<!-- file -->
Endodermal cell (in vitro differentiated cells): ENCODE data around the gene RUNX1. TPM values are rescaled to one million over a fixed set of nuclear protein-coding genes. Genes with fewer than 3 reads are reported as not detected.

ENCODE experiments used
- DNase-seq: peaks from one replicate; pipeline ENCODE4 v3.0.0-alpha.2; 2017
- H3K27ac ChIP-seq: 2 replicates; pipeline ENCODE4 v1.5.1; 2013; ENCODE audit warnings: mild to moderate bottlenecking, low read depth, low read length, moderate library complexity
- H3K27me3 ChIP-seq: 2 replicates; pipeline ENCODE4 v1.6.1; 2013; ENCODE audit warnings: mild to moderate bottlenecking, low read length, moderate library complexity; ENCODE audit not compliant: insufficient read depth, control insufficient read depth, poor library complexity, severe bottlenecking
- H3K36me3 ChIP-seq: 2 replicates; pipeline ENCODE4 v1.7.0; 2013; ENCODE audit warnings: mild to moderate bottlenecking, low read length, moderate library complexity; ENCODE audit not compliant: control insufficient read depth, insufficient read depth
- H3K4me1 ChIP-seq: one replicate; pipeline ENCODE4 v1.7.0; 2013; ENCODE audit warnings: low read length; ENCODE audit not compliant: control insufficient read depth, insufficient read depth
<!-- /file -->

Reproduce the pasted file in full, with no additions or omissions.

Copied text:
Endodermal cell (in vitro differentiated cells): ENCODE data around the gene RUNX1. TPM values are rescaled to one million over a fixed set of nuclear protein-coding genes. Genes with fewer than 3 reads are reported as not detected.

ENCODE experiments used
- DNase-seq: peaks from one replicate; pipeline ENCODE4 v3.0.0-alpha.2; 2017
- H3K27ac ChIP-seq: 2 replicates; pipeline ENCODE4 v1.5.1; 2013; ENCODE audit warnings: mild to moderate bottlenecking, low read depth, low read length, moderate library complexity
- H3K27me3 ChIP-seq: 2 replicates; pipeline ENCODE4 v1.6.1; 2013; ENCODE audit warnings: mild to moderate bottlenecking, low read length, moderate library complexity; ENCODE audit not compliant: insufficient read depth, control insufficient read depth, poor library complexity, severe bottlenecking
- H3K36me3 ChIP-seq: 2 replicates; pipeline ENCODE4 v1.7.0; 2013; ENCODE audit warnings: mild to moderate bottlenecking, low read length, moderate library complexity; ENCODE audit not compliant: control insufficient read depth, insufficient read depth
- H3K4me1 ChIP-seq: one replicate; pipeline ENCODE4 v1.7.0; 2013; ENCODE audit warnings: low read length; ENCODE audit not compliant: control insufficient read depth, insufficient read depth